POSTOFFICES.—Alba, Allis Hollow, Altus, Aspenwall, Asylum, Athens, Austinville, Ballibay, Barclay, Bently Creek, Big Pond, Birney, Black, Browntown, Burlington, Camptown, Canton, Carbon Run, Cold Creek, Columbia X Roads, Durell, East Canton, East Smithfield, East Troy, Edsallville, Ellwell, Evergreen, Fassett, Foot of Plane, Franklindale, Ghent, Gillett, Granville Center, Granville Summit, Green’s Landing, Grover, Herrick, Herrickville, Highland, Homet’s Ferry, Horn Brook, Imler Valley, Laddsburg, Leona, LeRaysville, Leroy, Liberty Corners, Lime Hill, Litchfield, Luthers Mills, Macedonia, Marshview, Mercur, Merryall, Milan, Monroeton, Mountain Lake, Myersburg, Neath, New Albany, New Era, North Orwell, North Rome, Orwell, Overton, Parks Creek, Potterville, Powell, Ridgebury, Rome, Rummerfield Creek, Sayre, Sciotaville, Sheshequin, Silvara, Snedekerville, South Branch, South Hill, South Litchfield, South Warren, Springfield, Springhill, Standing Stone, Stevensville, Sugar Run, Sylvania, Terrytown, Towanda, Troy, Tuscarora Valley, Ulster, Warren Center, Warrenham, Wells, West Burlington, West Franklin, West Warren, West Windham, Wetona, Willwana, Wilmot, Windham, Windham Center, Windham Summit, Wyalusing, Wysox.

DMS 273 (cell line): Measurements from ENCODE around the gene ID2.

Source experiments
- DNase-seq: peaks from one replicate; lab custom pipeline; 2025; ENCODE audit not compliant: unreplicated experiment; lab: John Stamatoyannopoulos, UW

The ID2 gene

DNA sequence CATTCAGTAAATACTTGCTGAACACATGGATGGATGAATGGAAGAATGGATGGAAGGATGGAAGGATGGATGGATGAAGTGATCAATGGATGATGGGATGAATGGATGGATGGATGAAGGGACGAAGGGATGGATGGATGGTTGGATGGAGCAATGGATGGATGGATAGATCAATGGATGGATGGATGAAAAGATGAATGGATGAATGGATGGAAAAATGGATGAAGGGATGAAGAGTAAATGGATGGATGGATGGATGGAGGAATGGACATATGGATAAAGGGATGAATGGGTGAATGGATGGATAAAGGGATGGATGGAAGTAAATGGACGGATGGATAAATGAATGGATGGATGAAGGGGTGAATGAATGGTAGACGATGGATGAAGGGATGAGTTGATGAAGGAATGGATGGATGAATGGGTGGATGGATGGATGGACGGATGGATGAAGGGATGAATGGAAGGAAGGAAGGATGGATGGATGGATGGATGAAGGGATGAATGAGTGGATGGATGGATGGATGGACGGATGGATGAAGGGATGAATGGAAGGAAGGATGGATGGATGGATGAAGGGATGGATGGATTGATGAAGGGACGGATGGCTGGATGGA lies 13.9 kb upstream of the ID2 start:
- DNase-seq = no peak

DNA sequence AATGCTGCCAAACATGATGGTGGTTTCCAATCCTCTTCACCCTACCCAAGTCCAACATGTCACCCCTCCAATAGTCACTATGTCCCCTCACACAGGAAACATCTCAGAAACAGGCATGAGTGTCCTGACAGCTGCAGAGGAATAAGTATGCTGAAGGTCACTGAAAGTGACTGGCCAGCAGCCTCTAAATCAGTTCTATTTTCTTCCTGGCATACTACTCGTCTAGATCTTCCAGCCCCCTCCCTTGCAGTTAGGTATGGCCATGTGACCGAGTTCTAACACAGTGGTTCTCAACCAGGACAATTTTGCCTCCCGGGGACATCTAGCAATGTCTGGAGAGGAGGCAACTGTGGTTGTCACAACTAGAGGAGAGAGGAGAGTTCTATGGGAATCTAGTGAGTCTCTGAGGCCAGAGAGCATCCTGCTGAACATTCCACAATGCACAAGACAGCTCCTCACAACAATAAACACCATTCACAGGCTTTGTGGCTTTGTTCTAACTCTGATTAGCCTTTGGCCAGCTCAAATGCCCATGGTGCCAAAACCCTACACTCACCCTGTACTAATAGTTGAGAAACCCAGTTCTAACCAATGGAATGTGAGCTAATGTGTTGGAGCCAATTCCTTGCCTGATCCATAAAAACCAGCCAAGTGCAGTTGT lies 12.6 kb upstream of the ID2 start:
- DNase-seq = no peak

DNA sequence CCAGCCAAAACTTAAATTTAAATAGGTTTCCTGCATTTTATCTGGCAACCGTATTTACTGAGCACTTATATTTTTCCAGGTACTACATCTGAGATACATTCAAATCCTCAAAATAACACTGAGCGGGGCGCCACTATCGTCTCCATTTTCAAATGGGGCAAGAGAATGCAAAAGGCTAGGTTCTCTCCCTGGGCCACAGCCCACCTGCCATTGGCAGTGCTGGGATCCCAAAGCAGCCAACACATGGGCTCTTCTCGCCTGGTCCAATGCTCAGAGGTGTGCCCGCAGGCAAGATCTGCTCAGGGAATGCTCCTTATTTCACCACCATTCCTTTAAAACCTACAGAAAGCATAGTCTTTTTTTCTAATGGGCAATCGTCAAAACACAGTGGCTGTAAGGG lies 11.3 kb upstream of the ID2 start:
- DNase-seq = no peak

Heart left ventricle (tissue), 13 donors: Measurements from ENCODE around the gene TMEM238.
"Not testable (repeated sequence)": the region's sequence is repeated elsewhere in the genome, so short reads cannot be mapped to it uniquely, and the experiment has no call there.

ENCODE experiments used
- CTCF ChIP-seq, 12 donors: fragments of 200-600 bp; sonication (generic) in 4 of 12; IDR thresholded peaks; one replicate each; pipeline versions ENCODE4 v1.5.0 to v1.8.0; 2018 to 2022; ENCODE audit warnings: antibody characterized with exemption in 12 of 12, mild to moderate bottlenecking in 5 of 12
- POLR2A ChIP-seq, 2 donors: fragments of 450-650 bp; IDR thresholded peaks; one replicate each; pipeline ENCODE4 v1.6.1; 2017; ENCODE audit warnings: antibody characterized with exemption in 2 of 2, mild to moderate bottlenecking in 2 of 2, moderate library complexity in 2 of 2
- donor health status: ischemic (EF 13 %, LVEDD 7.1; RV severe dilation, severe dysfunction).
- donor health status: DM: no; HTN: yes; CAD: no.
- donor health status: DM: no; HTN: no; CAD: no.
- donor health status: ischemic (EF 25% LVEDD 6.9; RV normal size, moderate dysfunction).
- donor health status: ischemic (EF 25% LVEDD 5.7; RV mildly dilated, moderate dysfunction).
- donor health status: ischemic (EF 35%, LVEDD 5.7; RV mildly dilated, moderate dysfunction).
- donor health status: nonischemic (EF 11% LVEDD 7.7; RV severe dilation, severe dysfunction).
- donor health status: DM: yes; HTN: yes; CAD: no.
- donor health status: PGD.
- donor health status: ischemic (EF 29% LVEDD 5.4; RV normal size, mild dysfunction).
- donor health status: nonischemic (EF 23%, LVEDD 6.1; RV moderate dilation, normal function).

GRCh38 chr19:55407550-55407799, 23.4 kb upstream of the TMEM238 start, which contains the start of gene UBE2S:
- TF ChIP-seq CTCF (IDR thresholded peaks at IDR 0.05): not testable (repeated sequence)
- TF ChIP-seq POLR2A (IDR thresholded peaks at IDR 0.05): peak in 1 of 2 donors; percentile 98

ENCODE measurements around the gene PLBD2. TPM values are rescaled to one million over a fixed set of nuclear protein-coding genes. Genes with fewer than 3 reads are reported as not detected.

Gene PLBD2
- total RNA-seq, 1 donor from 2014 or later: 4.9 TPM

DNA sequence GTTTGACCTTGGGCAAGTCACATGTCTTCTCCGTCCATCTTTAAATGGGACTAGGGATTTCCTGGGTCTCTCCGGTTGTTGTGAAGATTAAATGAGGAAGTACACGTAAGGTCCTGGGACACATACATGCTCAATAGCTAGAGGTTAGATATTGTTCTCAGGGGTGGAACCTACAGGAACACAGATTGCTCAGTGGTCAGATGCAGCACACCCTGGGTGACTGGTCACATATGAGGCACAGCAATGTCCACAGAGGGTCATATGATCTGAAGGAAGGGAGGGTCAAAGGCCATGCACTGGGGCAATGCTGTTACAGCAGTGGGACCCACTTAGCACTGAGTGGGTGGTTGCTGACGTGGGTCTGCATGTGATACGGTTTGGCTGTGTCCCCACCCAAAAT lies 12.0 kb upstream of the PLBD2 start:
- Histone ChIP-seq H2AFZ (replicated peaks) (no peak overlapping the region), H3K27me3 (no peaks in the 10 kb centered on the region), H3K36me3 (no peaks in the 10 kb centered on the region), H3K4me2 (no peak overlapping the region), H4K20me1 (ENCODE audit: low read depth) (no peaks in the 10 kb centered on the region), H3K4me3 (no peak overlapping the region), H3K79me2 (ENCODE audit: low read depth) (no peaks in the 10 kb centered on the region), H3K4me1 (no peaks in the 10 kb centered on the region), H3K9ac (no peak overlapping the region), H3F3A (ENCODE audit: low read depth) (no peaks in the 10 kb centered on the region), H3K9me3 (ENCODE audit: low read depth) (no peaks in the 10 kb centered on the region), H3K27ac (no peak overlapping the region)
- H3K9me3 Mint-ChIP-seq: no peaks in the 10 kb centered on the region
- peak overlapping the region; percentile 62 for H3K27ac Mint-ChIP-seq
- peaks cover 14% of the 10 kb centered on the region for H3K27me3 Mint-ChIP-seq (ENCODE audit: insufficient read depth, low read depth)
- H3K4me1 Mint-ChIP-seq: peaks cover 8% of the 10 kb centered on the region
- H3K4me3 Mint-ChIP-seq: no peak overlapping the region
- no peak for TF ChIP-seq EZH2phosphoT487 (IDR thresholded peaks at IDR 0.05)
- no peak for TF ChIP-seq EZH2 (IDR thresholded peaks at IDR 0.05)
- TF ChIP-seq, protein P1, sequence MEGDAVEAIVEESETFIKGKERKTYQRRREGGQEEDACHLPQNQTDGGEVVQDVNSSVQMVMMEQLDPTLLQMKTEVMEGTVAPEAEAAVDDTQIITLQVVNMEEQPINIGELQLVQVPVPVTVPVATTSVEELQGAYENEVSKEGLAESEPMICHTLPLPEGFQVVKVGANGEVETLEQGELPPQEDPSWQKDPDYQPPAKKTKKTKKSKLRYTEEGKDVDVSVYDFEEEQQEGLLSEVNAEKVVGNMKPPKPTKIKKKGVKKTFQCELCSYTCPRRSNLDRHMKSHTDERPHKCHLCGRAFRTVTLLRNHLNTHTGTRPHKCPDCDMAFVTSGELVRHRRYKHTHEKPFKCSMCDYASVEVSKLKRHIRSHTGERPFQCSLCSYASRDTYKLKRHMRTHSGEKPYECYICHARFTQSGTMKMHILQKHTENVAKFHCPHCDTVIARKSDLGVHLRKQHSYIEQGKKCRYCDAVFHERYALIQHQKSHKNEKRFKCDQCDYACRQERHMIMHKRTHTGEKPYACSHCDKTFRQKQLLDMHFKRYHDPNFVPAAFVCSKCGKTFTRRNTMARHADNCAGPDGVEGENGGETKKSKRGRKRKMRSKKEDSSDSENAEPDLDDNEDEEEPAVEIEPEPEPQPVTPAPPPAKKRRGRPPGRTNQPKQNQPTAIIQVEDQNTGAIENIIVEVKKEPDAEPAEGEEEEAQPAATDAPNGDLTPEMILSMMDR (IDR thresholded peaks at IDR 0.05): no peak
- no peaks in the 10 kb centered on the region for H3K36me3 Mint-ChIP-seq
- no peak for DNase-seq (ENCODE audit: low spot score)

MEMBERS OF THE HOUSE OF REPRESENTATIVES.—It will be recollected that Bradford county, or rather the territory comprising the present territory of Bradford, was a portion of the county of Westmoreland, under the Connecticut titles and sent members to Hartford semi-annually. The representatives from Bradford were: 1774, Christopher Avery; 1781, Obadiah Gore; Capt. John Franklin; 1782, Obediah Gore. In the years 1813-14, the representative district comprised Lycoming, Bradford, Tioga and Potter counties, and Hon. Henry Welles, was the representative in the Pennsylvania State Legislature. From 1815 to 1819, Bradford and Tioga counties constituted a representative district, and Hon. Samuel McKean, represented Bradford from 1815 to 1819 inclusive. In 1820-22, Simon Kinney represented the district. In the year 1822, Bradford became a separate district and the representative was Hon. William Myer, from 1822-23; then in 1823-24, Lemuel Streator; 1824-28, Constant Mathewson; 1828-29, John LaPorte; 1829-32, John LaPorte, who was speaker in 1832. Two members to the district—1833, Lockwood Smith; 1835-36, Darius Bullock, Isaac Myer. District of Bradford alone—1836-37, Isaac Cooley; 1837-38, George Kinney; 1838-40, David F. Barstow; 1840-41, Stephen F. Pierce; 1841-43, William Elwell, Bradford, two members—1843-45, John Elliott, Irad Wilson; 1845-47, John L. Webb, Victor E. Piolett; 1847-48, Francis Smith, Allen E. Thomas; 1848-49, Charles Stockwell, A. Wattles; 1849-50, Charles Stockwell, Joseph C. Powell; 1850-52, Addison McKean, Henry Gibbs; 1852-54, John Passmore, William E. Barton; 1854-56, Judson Holcomb, Bartholomew LaPorte; 1856-58, John G. Babcock, Cullen F. Nichols; 1858-60, O. H. P. Kinney, Thomas Smead; 1860-62, Chester T. Bliss, Henry W. Tracy; 1862-63, Bartholomew LePorte, D. Lilley; 1863-64, Joseph H. Marsh, D. Lilley; 1864-65, Joseph H. Marsh, Lorenzo Grinnell; 1865-66, G. Wayne Kinney, Lorenzo Grinnell; 1866-67, G. Wayne Kinney, James H. Webb; 1867-70, John F. Chamberlain, James H. Webb; 1870-71, Perley H. Buck, James H. Webb, the latter elected speaker. 1871-72, Perley H. Buck, B. S. Dartt; 1872-73, E. Reed Myer, B. S. Dartt; 1873-74, E. Reed Myer, James H. Webb; 1875-77, George Moscrip, Elijah G. Tracy, Uriah Terry; 1877-78, E. Reed Myer, elected speaker; James Foster, John F. Gillett.